Bordelon testified that he identified himself to Jupiter by name and rank as a member of the LSP. Bordelon asked Jupiter if Morrison was home. Biondolillo testified that Jupiter responded that Morrison was sleeping. Bordelon testified that he saw Morrison walking behind Jupiter in the residence and Bordelon called out to Morrison. Bordelon asked Morrison if he could come in to talk to Morrison, who responded affirmatively. Bordelon testified that Jupiter stepped back and opened the door wider. Biondolillo testified that Jupiter opened the door and moved out of the way in a manner that he perceived as a gesture allowing the officers to enter the residence. Biondolillo testified that he saw Morrison coming out of the back bedroom after Jupiter opened the door. Jupiter never verbally objected to the officers' entering the house. Bordelon testified that Morrison appeared as if he had been sleeping.

         Both Bordelon and Biondolillo testified that they smelled burned marijuana when Jupiter opened the door. Although in his incident report, Biondolillo wrote that he smelled marijuana when he entered the house, he clarified at the hearing that he smelled the marijuana when the door opened before stepping inside the residence.

         Both Bordelon and Biondolillo testified that, as Bordelon approached Morrison, Bordelon told Morrison that he smelled the strong odor of burned marijuana. Morrison stated that he had smoked marijuana the previous night. As Morrison began to lead the officers to the master bedroom, Bordelon verbally advised Morrison of his Miranda rights while the men were all standing in the hallway. Morrison pointed out a partially burned cigar in the master bedroom. Bordelon testified that he told Morrison that he knew the house belonged to Gregory London and that Morrison's name came up during a narcotics investigation. Bordelon noticed a child sleeping in the bed and had Morrison bring the toddler to the living room to be with his mother.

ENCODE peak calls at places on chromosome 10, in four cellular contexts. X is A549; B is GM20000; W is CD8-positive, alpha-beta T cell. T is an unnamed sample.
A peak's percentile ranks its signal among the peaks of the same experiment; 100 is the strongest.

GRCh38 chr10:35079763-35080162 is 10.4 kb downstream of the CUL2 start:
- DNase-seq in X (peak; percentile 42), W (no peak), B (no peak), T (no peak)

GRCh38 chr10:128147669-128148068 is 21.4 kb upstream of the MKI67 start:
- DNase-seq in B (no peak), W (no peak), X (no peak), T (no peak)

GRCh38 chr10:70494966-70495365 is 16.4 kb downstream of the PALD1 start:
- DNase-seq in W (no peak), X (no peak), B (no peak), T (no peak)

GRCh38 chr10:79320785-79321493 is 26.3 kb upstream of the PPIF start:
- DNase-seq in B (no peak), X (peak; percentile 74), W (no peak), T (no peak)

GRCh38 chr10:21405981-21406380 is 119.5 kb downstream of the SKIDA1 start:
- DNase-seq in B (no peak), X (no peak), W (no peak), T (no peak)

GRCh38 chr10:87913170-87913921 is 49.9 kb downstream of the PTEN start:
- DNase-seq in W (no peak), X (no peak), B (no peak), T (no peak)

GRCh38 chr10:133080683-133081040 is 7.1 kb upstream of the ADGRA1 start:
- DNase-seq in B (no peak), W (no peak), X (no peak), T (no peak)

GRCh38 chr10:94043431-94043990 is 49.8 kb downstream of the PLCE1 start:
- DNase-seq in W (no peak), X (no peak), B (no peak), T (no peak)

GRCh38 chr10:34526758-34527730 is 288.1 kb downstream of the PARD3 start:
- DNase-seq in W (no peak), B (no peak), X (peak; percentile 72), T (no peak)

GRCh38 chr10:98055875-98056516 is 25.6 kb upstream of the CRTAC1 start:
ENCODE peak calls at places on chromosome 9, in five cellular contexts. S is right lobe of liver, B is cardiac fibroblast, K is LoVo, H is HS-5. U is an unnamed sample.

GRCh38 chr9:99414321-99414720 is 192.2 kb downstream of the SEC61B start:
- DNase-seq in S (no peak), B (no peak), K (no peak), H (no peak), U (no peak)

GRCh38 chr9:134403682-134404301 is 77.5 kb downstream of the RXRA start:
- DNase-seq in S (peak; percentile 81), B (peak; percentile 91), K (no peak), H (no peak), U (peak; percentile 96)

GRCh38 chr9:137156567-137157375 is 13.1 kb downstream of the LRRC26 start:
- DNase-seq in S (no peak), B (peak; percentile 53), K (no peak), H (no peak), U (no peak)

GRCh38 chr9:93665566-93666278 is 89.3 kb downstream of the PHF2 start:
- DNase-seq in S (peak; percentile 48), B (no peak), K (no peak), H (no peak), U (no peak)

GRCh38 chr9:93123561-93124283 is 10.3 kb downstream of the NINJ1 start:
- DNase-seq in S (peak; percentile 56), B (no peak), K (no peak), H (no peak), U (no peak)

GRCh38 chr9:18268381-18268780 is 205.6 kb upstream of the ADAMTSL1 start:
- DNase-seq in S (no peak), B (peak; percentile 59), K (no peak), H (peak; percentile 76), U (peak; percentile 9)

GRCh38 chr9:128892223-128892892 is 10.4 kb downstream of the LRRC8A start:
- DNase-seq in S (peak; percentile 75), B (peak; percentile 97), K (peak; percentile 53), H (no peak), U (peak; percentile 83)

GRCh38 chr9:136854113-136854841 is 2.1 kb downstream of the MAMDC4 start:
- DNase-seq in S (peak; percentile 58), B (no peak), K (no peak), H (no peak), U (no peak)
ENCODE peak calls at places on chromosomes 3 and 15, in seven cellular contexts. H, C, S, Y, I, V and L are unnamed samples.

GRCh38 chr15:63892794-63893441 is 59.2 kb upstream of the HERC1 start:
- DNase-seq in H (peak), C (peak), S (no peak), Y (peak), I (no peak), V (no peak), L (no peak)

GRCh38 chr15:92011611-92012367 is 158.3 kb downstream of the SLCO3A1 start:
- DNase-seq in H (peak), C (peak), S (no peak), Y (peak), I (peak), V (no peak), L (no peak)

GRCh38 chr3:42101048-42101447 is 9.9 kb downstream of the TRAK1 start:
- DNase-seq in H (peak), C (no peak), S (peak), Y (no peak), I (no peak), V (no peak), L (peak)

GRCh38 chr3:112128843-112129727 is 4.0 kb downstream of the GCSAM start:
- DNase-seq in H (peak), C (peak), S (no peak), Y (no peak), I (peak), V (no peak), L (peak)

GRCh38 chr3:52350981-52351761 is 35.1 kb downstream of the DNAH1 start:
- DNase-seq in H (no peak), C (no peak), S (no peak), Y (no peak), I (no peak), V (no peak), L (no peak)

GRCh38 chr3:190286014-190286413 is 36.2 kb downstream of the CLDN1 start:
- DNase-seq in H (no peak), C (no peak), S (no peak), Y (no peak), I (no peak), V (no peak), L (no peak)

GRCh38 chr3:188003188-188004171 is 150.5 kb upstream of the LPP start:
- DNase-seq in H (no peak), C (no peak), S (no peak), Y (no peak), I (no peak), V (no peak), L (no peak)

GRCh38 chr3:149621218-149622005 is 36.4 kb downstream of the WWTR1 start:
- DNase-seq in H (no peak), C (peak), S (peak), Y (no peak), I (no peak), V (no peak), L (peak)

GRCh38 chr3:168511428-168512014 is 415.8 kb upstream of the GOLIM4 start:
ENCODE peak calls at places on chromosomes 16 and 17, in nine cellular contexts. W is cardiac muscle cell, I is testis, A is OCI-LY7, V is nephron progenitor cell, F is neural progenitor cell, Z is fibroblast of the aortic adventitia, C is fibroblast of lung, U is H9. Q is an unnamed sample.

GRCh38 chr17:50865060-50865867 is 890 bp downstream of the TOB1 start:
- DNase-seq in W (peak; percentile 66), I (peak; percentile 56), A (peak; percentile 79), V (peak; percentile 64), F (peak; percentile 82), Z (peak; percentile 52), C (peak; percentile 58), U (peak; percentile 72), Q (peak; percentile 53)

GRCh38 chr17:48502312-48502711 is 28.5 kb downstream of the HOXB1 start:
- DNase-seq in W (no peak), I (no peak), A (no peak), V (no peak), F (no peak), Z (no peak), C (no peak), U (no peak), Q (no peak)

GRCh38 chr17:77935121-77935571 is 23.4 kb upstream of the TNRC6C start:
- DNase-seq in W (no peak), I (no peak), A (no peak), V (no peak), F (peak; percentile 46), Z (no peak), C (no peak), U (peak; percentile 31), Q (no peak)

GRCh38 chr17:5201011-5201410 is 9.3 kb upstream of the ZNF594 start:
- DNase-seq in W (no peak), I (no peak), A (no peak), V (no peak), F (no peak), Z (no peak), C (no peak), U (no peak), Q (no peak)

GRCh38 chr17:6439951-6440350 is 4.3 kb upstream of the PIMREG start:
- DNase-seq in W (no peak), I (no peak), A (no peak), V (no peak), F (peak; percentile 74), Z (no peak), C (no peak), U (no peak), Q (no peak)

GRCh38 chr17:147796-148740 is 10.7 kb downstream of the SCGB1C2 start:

Bordelon testified that he asked Morrison to consent to a search of the residence. Morrison agreed. Bordelon read aloud, with Morrison reading silently along, the LSP and the DEA consent to search forms. Morrison did not appear to have any problem understanding the forms. Morrison initialed every paragraph of the forms, including statements that he understood his rights, that he was willing to answer questions and allow the search, and that nobody made threats or promises to induce him to answer any questions or relinquish any rights. The LSP form was signed by Morrison, Bordelon and Biondolillo. The DEA form was signed by Morrison and Biondolillo. Both Bordelon and Biondolillo testified that nobody threatened to arrest Jupiter or take away the children ...


Buy This Entire Record For $7.95

Download the entire decision to receive the complete text, official citation,
docket number, dissents and concurrences, and footnotes for this case.

Learn more about what you receive with purchase of this case.